Outside of disease, firearms are the second-largest cause of death worldwide after road accidents. How many people die from gun violence? There were a little over a quarter million deaths caused by guns globally in 2016, the last year for which figures from most countries are available. These latest gun violence statistics cover a wide range of aspects related to firearm-related deaths in the world in general and in the US in particular.
Before we continue, what is gun violence? It refers to death or injury caused by the use of firearms and includes homicide, assault with a deadly weapon, suicide, and attempted suicides, as well as non-criminal violence like accidental death or injury.
These gun violence statistics show that the issue of gun violence is not uniformly critical everywhere in the world. They also show that in most countries that top the list of firearm-related deaths, what causes gun violence—the social, economic, and political environment—is different from the reasons for it in the US.
In the US, despite a functioning criminal justice system and most socio-economic metrics being comparable with the best in the world, the rate of gun-related homicides and suicides is abnormally high. These statistics, therefore, begin with a wider coverage of gun violence statistics worldwide, but then look at the conditions in the US that make gun violence and gun control such a hot topic of debate. This includes data related to gun ownership in the country as well as some aspects of gun control, an issue that is seeing increasing support even from some unlikely quarters.
We are sure these statistics will help you gain a clearer understanding of the seriousness of the problem and develop a more informed viewpoint on an important and often divisive political issue.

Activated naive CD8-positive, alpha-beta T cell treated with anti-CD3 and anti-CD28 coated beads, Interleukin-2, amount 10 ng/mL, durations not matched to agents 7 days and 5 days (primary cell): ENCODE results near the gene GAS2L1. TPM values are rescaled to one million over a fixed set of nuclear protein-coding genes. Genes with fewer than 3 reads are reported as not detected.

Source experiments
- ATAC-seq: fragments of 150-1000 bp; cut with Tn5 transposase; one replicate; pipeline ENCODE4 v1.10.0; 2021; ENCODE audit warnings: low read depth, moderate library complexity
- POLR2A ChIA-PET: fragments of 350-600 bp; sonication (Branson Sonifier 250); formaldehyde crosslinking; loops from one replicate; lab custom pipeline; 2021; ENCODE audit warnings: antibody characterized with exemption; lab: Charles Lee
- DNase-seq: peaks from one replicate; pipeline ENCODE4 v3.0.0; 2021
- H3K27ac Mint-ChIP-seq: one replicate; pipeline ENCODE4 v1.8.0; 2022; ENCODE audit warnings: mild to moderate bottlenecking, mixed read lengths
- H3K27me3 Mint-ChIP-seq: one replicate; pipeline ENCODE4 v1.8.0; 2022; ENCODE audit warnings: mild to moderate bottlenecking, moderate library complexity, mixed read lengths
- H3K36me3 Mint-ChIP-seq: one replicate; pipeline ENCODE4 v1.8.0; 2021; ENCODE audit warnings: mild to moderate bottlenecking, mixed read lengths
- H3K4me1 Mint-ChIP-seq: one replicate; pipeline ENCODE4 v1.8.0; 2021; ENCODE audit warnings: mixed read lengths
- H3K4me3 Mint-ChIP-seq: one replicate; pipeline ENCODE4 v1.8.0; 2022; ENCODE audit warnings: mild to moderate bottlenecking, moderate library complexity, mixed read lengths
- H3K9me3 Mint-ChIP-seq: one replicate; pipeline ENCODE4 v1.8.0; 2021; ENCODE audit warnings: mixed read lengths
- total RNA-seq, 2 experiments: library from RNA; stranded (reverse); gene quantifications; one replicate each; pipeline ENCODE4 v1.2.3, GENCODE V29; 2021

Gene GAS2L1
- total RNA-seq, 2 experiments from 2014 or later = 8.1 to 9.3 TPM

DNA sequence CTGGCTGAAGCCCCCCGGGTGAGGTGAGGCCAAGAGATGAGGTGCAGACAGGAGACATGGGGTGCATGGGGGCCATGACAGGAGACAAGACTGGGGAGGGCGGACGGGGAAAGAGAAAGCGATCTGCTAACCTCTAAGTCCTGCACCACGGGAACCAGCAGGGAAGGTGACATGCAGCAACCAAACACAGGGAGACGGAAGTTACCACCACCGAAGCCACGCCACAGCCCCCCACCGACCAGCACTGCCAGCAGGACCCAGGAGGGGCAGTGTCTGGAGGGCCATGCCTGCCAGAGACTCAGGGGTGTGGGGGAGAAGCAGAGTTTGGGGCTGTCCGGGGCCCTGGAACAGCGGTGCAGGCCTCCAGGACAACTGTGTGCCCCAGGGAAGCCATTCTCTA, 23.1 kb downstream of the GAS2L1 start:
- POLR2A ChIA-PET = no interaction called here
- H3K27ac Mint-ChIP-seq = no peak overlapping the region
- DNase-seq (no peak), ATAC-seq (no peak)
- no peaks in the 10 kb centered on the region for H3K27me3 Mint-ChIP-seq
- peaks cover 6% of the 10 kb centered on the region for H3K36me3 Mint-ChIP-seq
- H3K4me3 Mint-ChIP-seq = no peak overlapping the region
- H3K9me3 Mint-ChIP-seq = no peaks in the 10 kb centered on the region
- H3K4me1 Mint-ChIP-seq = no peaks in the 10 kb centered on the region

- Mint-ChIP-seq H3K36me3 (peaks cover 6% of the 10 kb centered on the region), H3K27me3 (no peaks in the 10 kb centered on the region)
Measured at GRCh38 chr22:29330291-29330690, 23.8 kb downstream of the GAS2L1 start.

Top 6 Gun Violence Statistics to Remember (Editor’s Choice)
- There are an estimated 120.5 civilian firearms per 100 persons in the US
- In 2018 year, 36,000 died in the US due to gun violence
- Over 75% of first and second graders know where their parents keep firearms and 36% admitted to handling the weapons
- 43% of households in the US own one or more firearms
- States with stricter gun control laws witness fewer gun-related deaths
- Over 80% of guns used by youth in suicide attempts are kept in the home of the victim, friend or relative
1. Half of all gun-related deaths in the world take place in just 6 countries
Based on 2016 data on how many people are killed by guns each year, six countries—Brazil (43,200), USA (37,200), Mexico (15,400), Colombia (13,300), Venezuela (12,800), and Guatemala (5,090)—account for about 50.5% of the 251,000 gun deaths in the world. Population-wise, less than 10% of the world’s population resides in these countries. The US is the only country with a strong economy and criminal justice system to have such high level of gun-related incidents.
2. The US ranks 20th in the world in terms of deaths per 100,000 people
El Salvador tops this 2016 list as the country with most gun violence, with 39.2 deaths per 100,000 people, followed by Venezuela at 38.7. The United States, with 10.6, ranks below other countries like Brazil (19.4) and Mexico (11.8). The US also ranks 30th in gun homicide rate by year, but a high rate of gun-related suicides brings it to the 2nd position in the total number of gun-related deaths in the world.
3. USA sees 100 times more firearm-related deaths per 100,000 people compared to Germany
While gun violence statistics by country show that the rate of violent deaths in the US is well below countries like El Salvador and Venezuela, its gun problem is unique among the world’s largest economies. The USA also differs from other high gun violence rate countries in terms of types of gun violence, with suicides accounting for a higher share of gun-related deaths here. Germany, the country with the next highest gun violence rate outside North America sees only 0.1 firearm-related deaths per 100,000 people. The figures for Canada, UK, China, and Japan are 2.1, 0.048, 0.033, and 0.032, respectively.
4. America accounts for 1/3rd of the world’s total number of gun suicides